The solar system is one of the more fascinating areas of study in elementary school, as the young students enjoy learning about the planets around them, gaining for the first time a sense of the sheer scale of the universe -- and even pondering which planets might hold alien life. The Asteroid Belt contains smaller bodies revolving around the Sun between the orbits of Mars and Jupiter. While it might be beyond our current capacity to give students a tour of the belt, helping them build a model of it can facilitate understanding of the whole solar system.
Draw the Sun, either in the center of the paper or at the left or right edge. Outline it and color it yellow.
Add in the orbits of the planets, and draw each planet on its orbit, giving each planet its own color. If the Sun is in the center, you'll have concentric orbits. If the Sun is on one edge, you'll have the orbits as semicircles (or half ovals). While it's impossible to represent the true scale of the orbits on a sheet of butcher paper and be able to see the inner planets, you can express the relative distances of each planet from the Sun. There are several websites where you can calculate the relative distances, based on the size of your model (see Resources). For example, if you give a 20-inch distance between the Sun and Mercury, then it would be approximately 18.8 more inches to Venus, about 15 more inches to Earth, about 28 more inches to Mars, and then (to scale) about 17 more FEET to Jupiter. The Asteroid Belt would go in between Mars and Jupiter, starting about 48 inches past Mars and going about four feet out. The shorter your distance between the Sun and Mercury, the shorter the other distances would be as well, proportionally.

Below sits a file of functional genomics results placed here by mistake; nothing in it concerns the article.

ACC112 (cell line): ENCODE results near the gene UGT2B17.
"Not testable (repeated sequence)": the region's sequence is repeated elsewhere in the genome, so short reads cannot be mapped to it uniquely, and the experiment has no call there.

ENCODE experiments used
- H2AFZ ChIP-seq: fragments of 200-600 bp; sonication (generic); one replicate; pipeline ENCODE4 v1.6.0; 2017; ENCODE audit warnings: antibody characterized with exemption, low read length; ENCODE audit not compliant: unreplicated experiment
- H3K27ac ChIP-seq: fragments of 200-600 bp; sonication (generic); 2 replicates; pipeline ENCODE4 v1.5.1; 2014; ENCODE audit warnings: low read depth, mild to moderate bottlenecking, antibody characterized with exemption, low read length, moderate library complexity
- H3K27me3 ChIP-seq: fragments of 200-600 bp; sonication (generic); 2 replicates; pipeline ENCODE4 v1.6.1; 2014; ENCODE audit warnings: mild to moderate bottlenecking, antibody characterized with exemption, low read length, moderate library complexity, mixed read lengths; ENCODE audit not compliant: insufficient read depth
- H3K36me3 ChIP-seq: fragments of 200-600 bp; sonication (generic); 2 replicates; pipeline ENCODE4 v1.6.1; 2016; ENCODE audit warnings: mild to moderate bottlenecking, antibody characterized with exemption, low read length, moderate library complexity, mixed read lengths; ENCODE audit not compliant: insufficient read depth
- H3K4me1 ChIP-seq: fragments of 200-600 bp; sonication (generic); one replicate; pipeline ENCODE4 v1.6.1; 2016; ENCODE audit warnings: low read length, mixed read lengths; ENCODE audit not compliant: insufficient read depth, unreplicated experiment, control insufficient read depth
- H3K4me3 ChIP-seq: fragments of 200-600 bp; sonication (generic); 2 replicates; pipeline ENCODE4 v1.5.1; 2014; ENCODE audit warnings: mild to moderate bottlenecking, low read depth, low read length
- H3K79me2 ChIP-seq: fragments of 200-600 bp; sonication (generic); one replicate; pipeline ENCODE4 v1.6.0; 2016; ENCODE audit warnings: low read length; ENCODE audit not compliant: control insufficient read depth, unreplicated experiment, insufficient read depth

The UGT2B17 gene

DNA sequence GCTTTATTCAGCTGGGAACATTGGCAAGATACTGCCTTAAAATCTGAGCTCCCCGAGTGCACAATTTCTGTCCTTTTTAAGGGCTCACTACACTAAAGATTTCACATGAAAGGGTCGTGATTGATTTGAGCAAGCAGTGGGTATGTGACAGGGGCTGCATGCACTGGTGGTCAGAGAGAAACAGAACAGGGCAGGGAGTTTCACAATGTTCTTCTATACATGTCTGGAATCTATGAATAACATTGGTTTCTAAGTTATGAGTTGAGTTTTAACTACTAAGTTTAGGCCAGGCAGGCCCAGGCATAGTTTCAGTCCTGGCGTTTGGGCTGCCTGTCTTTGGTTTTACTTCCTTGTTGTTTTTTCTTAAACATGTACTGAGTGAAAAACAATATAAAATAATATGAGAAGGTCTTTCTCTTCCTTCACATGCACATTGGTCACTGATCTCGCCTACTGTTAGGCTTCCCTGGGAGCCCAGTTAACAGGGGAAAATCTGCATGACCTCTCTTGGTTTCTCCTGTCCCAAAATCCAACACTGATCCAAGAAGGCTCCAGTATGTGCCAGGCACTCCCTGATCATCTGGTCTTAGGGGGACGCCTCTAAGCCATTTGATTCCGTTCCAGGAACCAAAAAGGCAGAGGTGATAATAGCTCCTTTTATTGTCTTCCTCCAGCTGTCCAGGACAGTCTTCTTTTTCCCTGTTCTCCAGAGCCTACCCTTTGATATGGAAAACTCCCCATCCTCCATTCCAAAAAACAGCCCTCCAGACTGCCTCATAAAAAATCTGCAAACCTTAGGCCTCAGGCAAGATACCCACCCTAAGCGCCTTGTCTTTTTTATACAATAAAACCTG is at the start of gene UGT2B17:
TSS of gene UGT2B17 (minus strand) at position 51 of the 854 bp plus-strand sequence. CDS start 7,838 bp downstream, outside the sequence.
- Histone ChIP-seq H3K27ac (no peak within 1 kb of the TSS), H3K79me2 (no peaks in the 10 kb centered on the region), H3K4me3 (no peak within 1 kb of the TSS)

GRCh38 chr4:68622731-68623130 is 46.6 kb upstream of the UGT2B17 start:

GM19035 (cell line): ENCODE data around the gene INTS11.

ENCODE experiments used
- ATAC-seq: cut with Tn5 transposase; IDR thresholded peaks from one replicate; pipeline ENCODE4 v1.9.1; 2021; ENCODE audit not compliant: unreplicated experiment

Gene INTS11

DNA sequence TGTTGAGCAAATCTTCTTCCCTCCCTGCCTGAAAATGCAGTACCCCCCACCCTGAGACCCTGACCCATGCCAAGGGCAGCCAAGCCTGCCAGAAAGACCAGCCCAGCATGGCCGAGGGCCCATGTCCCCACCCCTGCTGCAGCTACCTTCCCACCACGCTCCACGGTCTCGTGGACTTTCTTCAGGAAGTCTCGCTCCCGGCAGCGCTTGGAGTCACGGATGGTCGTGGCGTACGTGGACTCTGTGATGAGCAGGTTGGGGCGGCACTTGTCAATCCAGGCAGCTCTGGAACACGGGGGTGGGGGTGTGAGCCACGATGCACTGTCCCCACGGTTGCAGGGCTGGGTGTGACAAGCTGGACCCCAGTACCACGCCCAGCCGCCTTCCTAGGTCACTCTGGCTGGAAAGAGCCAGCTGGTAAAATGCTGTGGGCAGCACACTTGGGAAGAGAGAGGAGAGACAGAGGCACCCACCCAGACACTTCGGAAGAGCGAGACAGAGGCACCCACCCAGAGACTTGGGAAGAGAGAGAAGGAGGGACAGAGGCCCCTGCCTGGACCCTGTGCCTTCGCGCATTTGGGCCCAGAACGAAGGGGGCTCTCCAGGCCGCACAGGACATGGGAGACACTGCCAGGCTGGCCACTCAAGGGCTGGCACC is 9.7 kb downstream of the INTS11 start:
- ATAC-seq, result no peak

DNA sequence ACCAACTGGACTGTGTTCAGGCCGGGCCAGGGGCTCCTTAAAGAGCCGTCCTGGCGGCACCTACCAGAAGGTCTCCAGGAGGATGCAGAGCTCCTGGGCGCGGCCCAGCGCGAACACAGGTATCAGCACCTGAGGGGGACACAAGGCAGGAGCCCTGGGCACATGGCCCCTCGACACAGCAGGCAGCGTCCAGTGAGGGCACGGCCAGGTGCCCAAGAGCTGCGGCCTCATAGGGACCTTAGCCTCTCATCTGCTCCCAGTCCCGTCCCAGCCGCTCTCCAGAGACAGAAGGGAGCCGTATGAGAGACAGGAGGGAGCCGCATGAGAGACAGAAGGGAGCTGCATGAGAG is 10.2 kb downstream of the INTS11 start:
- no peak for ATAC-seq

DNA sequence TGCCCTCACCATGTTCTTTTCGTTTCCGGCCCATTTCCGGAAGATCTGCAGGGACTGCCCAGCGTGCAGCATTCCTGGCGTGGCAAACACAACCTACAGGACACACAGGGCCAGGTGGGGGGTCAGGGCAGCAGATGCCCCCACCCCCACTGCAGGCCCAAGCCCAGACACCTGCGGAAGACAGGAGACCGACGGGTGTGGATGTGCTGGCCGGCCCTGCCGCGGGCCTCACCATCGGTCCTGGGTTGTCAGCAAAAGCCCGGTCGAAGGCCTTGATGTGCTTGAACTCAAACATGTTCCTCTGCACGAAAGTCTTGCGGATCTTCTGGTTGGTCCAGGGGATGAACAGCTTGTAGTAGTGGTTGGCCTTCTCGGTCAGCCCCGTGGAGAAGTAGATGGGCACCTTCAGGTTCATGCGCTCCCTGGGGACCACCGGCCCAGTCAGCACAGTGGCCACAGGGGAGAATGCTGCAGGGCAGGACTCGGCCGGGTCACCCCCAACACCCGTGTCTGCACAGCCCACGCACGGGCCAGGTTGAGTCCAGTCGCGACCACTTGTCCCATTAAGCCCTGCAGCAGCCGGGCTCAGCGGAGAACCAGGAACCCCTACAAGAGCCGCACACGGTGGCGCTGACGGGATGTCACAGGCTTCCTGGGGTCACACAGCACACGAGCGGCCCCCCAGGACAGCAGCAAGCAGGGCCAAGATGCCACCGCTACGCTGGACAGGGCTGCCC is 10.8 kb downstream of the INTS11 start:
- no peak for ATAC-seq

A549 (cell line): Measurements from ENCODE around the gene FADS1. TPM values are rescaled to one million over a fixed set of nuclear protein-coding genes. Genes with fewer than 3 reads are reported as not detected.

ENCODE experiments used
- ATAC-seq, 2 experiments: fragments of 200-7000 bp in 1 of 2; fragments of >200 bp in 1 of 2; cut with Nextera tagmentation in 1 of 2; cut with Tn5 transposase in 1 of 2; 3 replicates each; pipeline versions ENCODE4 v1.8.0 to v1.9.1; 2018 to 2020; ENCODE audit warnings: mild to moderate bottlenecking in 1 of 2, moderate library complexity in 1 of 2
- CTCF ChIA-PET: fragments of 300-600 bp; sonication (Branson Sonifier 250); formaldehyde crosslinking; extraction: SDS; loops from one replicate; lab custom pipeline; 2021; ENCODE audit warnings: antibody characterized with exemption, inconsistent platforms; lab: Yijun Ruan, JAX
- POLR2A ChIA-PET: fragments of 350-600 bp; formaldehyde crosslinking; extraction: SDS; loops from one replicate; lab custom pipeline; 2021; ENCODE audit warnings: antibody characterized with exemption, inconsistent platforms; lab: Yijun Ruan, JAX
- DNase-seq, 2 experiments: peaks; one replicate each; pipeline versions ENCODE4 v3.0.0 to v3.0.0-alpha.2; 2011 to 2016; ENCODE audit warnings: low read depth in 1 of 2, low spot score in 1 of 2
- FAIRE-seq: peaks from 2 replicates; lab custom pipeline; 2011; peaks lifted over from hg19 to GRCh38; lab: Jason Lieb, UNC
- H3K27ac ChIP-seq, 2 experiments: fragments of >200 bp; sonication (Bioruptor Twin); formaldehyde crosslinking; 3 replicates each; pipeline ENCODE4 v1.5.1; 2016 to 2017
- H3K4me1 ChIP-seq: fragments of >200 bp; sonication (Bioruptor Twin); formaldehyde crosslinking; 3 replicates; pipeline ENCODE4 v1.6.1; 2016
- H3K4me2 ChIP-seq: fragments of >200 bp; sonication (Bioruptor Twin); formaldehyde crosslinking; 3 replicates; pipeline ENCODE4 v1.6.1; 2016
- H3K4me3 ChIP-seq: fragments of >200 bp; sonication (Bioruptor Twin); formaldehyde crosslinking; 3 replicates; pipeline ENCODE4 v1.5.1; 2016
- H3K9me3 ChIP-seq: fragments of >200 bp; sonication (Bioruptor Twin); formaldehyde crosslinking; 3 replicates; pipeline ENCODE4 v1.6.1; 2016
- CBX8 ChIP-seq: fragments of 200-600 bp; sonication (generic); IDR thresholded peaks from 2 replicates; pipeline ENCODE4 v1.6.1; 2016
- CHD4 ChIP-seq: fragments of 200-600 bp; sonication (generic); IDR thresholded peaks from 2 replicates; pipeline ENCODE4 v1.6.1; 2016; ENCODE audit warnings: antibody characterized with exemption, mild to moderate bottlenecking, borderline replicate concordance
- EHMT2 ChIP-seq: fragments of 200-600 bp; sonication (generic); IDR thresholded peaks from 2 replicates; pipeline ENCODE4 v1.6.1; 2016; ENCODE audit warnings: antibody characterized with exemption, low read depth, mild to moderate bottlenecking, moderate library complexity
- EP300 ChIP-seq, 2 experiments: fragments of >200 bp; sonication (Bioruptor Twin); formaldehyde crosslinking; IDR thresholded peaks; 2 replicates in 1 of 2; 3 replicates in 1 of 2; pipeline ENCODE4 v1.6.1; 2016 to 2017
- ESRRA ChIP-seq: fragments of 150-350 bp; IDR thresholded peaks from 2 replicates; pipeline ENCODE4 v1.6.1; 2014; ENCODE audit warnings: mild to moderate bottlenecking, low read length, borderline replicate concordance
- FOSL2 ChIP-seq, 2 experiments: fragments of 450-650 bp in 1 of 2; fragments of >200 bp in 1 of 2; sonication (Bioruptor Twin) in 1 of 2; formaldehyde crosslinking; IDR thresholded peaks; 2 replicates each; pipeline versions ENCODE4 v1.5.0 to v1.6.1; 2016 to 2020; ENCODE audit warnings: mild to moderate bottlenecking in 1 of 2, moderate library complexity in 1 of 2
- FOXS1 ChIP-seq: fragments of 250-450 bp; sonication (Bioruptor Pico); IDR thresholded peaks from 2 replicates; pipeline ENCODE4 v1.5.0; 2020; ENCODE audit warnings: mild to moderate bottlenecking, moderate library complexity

Draw a circle to begin creating your asteroids in the space assigned to the belt. There is a lot of space in the Asteroid Belt, so you don't want to draw a round wall of rock. Instead, space them out and make them larger than life so that you can show your viewer what an asteroid looks like.
Draw two lines to form an "X" inside the circle. In drawing, these are called "guide lines." The "X" should cross near the center of the circle -- but not exactly on it, as few asteroids, if any, are perfectly symmetrical. The angles at the center of the "X," though, should all be 90 degrees, or right angles.
Outline your craters on the asteroid. These can look like clouds, potatoes or gerbils, depending on your imagination (don't add whiskers and legs, though). Draw four or five of these on your circle.
Add some smaller circles and lumps to the surface of your circle to show the bumpy surface. Add some shading lines inside some of your crater shapes to give the illusion of depth.
Erase your guide lines and color in your asteroid. Generally, asteroids range in color from a dark orange to brown to a dark gray. Repeat Steps 3 through 7 for each asteroid.
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